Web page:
Ron Bloomingdale always had a desire to be involved, helping people with disabilities. “Two of our best friends were a couple who had cerebral palsy. We watched how they faced the daily challenges and successfully raised three children. As I approached retirement, I had the ideas that I could take broken wheelchairs and fix them in my garage,” said Ron.
Ron explained that he was not mechanically inclined, and realized this might be a problem. However, a visiting missionary sent us to see a ministry in Ohio that was set up to offer support and training in this work.
Ron and his wife Sally spoke with their pastor. “Our pastor was very encouraging and even gave us a little budget. We also spoke with a friend who helped us with starting points, gave us a small house where the church maintained a printing ministry, and gave us a pair of leg rests that needed repaired.”
“I asked a good friend if he was interested in helping, and he said yes. A freak snowstorm yielded an extra room at our workshop when several guys offered to help enclose an old porch. By the time the storm was finished, we had made several tables and the word was out. We had six new volunteers. Thirteen years later, we made several moves, sent numerous overseas shipments of durable medical equipment, and we had 30 volunteers…three of whom were in wheelchairs,” said Ron.
Ron explained that most of the volunteers had no real mechanical ability, very little knowledge of tools and how to use them, and no real understanding of the challenges faced by individuals who rely on aids to function. “Once people realized we were there, every sort of physical aid was donated. When something was donated, we put it on our tables. We started with cleaning, and worked to figure things out with our combined smatters of discussion and attempts to make it good as new. Teams came together! We had such good times and much hard work. Learning how to pack a semi-truck that was going to South America was a huge experience. Sharing lunch afterwards was such a good time to rejoice that so much equipment was on its way to people with nothing.”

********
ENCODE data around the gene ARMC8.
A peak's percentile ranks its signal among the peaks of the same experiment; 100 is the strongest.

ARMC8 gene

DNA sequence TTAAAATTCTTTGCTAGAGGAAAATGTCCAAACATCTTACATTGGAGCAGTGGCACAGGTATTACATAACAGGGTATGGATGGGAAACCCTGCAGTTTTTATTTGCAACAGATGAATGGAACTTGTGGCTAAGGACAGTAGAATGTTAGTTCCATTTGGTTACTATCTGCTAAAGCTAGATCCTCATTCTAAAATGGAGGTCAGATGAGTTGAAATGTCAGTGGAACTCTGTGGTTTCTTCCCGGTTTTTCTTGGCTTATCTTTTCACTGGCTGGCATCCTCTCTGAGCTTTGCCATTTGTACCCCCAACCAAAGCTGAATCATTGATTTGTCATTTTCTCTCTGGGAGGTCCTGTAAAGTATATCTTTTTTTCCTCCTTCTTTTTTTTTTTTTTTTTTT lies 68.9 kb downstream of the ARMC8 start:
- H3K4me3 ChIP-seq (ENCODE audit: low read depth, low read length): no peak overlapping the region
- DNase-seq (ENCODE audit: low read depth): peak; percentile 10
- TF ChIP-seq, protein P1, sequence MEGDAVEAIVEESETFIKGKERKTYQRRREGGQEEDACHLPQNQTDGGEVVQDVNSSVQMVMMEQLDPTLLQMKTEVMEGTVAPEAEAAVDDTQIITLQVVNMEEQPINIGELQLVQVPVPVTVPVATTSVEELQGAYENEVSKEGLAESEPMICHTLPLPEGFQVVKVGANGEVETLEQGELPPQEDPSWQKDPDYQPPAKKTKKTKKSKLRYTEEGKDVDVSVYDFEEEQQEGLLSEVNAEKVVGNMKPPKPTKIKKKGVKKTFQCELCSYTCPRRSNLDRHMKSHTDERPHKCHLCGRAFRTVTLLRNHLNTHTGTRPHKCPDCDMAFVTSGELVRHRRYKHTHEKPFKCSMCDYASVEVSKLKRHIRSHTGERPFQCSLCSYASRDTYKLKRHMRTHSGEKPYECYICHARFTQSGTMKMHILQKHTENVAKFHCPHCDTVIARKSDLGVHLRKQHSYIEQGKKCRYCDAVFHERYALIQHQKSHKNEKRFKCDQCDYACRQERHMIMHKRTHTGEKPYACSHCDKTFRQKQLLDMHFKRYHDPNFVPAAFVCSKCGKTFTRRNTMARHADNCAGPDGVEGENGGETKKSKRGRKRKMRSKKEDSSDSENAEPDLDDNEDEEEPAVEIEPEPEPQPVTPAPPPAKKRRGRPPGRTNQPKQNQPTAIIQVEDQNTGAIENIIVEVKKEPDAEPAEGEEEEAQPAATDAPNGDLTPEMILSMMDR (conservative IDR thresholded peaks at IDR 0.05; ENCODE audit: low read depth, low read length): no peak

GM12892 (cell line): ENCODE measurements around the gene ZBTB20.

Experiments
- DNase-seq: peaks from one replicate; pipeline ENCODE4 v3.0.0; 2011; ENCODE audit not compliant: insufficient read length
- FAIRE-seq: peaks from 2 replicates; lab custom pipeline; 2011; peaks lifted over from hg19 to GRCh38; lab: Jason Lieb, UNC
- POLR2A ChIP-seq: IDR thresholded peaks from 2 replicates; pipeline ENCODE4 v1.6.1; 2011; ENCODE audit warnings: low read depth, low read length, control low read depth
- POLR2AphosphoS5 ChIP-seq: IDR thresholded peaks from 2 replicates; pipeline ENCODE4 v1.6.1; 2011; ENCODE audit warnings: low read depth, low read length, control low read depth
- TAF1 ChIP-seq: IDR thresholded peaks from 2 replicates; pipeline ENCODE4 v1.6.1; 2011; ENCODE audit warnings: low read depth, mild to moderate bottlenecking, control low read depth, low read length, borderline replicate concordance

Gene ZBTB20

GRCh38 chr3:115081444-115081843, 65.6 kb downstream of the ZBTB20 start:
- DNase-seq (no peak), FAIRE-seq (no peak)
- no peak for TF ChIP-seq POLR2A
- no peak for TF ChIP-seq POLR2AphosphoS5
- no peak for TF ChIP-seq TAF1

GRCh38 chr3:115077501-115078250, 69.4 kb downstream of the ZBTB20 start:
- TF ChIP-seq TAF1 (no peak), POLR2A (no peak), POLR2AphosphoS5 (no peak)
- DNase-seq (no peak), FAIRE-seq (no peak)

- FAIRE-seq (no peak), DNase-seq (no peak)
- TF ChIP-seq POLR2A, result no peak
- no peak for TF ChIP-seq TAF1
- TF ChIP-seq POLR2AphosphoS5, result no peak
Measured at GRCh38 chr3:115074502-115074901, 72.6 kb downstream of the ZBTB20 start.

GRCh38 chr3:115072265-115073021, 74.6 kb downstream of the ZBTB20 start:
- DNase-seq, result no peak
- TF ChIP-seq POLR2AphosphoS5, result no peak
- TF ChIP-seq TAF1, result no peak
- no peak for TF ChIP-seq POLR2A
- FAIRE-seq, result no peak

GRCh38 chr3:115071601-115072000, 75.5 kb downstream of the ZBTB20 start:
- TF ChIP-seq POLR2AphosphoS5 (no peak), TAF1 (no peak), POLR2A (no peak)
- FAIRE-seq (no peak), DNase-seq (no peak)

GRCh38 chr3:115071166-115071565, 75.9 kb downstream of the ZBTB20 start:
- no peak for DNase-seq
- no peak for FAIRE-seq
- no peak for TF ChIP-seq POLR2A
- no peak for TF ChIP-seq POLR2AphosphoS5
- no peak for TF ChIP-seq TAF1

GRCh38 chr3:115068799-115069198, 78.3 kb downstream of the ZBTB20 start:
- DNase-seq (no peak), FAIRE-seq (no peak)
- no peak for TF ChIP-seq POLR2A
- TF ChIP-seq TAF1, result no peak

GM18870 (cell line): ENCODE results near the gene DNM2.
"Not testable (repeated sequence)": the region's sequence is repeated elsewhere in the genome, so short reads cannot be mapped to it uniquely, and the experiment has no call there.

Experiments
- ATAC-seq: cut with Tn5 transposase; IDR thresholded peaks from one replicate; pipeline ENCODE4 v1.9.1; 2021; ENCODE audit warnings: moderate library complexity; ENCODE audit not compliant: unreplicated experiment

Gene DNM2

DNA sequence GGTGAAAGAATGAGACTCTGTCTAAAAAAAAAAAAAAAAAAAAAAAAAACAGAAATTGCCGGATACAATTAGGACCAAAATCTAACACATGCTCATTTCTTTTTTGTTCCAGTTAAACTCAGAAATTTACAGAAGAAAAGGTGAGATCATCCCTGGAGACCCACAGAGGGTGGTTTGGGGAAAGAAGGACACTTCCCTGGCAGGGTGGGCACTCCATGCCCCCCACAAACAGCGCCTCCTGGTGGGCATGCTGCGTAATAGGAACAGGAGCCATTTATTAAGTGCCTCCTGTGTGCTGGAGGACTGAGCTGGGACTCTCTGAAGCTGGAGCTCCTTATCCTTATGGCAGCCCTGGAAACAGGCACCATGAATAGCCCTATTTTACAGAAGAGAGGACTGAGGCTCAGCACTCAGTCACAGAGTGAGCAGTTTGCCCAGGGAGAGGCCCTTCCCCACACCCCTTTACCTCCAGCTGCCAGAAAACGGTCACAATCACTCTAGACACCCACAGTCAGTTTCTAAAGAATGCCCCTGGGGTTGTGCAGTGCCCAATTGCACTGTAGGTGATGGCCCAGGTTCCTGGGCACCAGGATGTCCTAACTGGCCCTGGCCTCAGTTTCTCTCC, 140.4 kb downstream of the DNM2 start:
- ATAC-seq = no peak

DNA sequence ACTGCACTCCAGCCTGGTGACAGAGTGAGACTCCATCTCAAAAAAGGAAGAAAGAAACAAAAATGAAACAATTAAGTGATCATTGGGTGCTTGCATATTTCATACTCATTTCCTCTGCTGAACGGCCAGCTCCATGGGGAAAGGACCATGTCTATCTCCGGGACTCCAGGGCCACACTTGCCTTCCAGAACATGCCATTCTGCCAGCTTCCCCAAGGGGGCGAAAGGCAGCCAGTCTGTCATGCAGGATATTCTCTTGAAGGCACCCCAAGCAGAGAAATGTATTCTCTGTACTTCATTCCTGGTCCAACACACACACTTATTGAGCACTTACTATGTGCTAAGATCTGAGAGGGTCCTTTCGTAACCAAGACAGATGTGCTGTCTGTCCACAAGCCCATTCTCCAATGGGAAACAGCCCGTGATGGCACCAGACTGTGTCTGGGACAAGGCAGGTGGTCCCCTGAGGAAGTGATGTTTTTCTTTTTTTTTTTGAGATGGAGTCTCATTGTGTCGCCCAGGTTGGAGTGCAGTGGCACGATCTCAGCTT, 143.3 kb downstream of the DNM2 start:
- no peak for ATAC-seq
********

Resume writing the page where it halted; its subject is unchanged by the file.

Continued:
“New Hospice & Community Care board member, Anson Merrick, was familiar with the ministry and called to see if the former members would be interested in setting up a repair shop at Hospice and training volunteers to repair medical equipment. After a meeting with Jennifer Graham and Sarah Dunning, several of the wheelchair guys agreed to be part of the new Caring Closet program.”
The DME Repair shop is open! “At this time we have built tables and purchased tools. On January 9, 2019 we had our first work day. As we begin, we are excited about meeting new volunteers willing to join the repair team. We are taking equipment that can’t be used and making it a tool for those who need it. This is such a blessing to them and to those who repair, said Ron”
“We are told in the Bible that we are to help, love and take care of our neighbor, orphans, widows and people with disabilities. Hospice is doing this with their Caring Closet…..Lets help!”
If you are interested in joining this amazing group of volunteers, please contact Hope Ruiz by calling 803-329-1500 or email her by clicking here. Potential volunteers do not need to be mechanically inclined, or knowledgeable. They just need to be excited to be part of an amazing group doing good work for the community.
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